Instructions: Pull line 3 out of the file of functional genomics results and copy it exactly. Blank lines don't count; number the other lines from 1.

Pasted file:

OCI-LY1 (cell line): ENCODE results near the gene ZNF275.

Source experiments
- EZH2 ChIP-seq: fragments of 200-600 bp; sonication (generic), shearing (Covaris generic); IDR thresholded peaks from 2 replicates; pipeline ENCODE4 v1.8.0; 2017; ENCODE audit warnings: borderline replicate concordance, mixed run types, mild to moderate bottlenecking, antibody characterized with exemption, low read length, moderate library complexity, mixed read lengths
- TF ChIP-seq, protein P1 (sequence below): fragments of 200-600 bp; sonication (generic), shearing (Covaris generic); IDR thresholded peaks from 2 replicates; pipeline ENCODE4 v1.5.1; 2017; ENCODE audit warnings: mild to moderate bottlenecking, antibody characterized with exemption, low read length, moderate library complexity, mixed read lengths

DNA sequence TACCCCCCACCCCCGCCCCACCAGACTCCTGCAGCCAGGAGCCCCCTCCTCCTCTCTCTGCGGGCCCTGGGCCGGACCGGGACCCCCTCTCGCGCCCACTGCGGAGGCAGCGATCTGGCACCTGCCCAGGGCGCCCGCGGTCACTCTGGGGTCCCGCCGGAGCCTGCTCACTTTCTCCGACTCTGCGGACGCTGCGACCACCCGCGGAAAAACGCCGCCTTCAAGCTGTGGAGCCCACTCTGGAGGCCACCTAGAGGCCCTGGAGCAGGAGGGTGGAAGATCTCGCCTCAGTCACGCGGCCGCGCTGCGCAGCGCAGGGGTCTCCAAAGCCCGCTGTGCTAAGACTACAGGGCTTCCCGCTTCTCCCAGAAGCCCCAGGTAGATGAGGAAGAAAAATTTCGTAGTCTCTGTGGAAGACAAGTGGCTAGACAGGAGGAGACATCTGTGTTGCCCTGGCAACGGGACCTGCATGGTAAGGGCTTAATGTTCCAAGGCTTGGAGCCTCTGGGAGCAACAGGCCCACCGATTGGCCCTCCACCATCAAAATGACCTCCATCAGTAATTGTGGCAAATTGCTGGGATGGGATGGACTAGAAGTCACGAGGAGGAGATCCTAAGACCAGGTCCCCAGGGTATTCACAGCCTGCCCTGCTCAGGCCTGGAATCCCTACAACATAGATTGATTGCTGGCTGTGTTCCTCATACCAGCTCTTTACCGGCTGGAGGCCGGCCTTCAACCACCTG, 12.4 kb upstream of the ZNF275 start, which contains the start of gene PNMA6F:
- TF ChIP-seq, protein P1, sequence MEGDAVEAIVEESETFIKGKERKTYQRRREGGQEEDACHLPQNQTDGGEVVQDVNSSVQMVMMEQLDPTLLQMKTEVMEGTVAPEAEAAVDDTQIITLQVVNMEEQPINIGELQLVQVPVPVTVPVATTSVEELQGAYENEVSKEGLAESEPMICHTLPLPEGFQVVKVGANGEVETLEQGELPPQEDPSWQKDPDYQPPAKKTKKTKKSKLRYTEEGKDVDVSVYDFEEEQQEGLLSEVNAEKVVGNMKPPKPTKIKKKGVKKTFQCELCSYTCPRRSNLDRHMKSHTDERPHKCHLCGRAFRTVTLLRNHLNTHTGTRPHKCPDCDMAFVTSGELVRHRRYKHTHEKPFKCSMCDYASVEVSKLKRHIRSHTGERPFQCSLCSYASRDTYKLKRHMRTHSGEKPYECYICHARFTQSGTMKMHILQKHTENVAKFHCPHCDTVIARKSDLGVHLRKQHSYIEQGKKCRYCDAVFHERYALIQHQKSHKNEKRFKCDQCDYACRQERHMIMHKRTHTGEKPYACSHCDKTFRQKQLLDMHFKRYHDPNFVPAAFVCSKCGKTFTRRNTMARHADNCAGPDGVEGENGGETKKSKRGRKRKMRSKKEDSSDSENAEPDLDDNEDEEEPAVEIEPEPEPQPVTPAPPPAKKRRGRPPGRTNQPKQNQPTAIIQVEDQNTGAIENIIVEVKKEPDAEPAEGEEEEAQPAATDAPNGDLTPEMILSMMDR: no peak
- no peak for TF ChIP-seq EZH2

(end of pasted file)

- EZH2 ChIP-seq: fragments of 200-600 bp; sonication (generic), shearing (Covaris generic); IDR thresholded peaks from 2 replicates; pipeline ENCODE4 v1.8.0; 2017; ENCODE audit warnings: borderline replicate concordance, mixed run types, mild to moderate bottlenecking, antibody characterized with exemption, low read length, moderate library complexity, mixed read lengths